More for the parking meter
Businesses want input on plan to raise rates
Saturday, October 17, 2009 3:18 AM
By Robert Vitale
THE COLUMBUS DISPATCH
Start hording change: Columbus is considering a 50 percent increase in parking-meter rates.
The extra nickels, dimes and quarters would bring in an additional $1.5 million a year from people who park on streets Downtown and in the Short North, the Arena District, German Village and other neighborhoods, one city official said.
An increase, the first citywide since 1998, would take effect on Jan. 1.
“It’s a market adjustment,” said Public Service Director Mark Kelsey, whose department has begun briefing city commissions and council members.
…According to Kelsey, money from the increase would be used to swap out Columbus’ aging parking meters with modern, credit-card-friendly replacements.
Multispace meters proved unpopular and unreliable during a 2007 test, but Public Service officials have been impressed with a set of solar-powered meters tested along a Downtown stretch of Gay Street earlier this year.
First, however, the city would take $1.4 million collected from the higher parking rates to help guarantee bonds for a new Short North hotel planned across N. High Street from the Greater Columbus Convention Center.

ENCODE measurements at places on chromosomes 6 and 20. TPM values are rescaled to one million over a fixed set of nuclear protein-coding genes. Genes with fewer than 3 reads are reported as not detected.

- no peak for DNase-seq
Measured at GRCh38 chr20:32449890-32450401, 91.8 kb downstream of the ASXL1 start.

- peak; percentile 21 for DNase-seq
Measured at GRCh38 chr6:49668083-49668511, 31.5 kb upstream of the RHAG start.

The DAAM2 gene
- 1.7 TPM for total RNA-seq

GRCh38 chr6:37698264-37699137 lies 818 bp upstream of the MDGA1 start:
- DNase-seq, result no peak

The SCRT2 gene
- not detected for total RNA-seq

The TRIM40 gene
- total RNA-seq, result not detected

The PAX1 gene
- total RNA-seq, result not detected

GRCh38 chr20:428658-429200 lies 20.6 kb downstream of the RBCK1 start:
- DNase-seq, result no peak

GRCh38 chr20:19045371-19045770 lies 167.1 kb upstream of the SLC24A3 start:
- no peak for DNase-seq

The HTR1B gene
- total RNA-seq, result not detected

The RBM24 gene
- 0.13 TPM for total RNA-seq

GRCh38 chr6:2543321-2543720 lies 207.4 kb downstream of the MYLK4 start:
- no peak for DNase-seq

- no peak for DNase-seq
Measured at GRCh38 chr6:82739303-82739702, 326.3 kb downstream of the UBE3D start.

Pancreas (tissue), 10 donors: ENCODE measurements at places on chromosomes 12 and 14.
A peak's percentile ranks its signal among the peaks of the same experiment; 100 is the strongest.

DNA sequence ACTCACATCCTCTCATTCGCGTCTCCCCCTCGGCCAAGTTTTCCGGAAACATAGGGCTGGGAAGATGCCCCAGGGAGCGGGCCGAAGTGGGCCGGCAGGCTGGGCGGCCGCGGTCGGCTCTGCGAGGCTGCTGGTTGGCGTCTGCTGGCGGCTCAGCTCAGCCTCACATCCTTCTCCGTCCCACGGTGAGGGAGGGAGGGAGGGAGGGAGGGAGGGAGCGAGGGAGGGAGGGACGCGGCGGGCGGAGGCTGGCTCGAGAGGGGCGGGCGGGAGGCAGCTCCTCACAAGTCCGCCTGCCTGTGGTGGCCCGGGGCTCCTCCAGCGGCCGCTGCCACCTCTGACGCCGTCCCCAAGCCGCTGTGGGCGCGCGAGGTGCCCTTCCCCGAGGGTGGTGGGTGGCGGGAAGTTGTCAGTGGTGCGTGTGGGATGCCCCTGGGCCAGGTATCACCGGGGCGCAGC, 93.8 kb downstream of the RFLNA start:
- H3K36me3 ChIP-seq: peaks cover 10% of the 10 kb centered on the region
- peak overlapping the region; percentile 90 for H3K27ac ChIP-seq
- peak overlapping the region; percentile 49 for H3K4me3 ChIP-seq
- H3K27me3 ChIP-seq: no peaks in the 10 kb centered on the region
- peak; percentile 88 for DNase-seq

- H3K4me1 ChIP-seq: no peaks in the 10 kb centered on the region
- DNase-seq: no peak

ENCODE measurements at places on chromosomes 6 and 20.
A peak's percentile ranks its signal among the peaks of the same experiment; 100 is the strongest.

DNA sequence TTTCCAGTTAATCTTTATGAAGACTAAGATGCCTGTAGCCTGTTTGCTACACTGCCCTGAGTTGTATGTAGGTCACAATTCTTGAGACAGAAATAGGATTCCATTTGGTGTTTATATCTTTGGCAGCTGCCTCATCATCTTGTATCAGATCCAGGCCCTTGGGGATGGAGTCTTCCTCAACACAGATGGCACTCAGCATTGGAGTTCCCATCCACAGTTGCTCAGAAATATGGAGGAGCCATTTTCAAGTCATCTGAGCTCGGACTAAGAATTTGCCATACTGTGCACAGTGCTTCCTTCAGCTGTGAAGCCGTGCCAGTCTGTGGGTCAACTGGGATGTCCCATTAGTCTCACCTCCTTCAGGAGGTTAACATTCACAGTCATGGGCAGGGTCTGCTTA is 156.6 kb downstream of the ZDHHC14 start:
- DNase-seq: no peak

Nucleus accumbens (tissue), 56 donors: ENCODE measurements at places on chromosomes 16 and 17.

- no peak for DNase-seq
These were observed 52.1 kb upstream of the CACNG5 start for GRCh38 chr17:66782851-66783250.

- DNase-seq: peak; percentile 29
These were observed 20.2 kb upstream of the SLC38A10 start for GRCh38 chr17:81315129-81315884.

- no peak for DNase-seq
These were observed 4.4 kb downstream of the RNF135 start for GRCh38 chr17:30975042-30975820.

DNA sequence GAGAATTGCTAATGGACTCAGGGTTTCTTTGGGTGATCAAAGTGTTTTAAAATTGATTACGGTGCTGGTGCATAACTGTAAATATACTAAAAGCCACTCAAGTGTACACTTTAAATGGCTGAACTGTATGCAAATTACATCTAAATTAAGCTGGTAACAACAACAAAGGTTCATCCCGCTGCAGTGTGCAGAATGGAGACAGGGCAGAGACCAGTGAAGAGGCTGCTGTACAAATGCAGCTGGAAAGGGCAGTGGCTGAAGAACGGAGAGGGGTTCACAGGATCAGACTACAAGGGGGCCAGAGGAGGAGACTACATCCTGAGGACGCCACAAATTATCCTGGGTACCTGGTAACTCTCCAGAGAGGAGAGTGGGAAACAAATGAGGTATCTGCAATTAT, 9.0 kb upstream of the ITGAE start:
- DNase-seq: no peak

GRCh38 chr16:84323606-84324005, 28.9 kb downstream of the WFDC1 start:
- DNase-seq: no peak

I don’t want to comment too critically without having more details, but I would like to caution against the concept of uniformly increasing rates. Every neighborhood, every street, and even every block has a different demand for on-street parking. I would encourage the city to take inventory of the parking occupancy on each block and tinker with the rates until the meters are well-used, but not fully occupied. The goal should be to allow a driver a reasonable expectation to find a parking spot, but to also keep the rates low enough to encourage many people (e.g. customers for local businesses) to use the spaces. You can read more about this concept here.
I am concerned about the end of the article though. Why would the city be spending $1.4 Million on a hotel? This doesn’t make sense to me. I expect that the city actually intends to spend the money on infrastructure upgrades to accommodate the hotel. This is still questionable, but would be a lot less shady than just handing $1.4 Million to a developer to build something that the market wouldn’t support otherwise. If anyone has more info about this transaction, please comment below.
UPDATE – The hotel is being built by the Franklin County Convention Facilities Authority. I’m not sure the government should be in the hotel business. More here.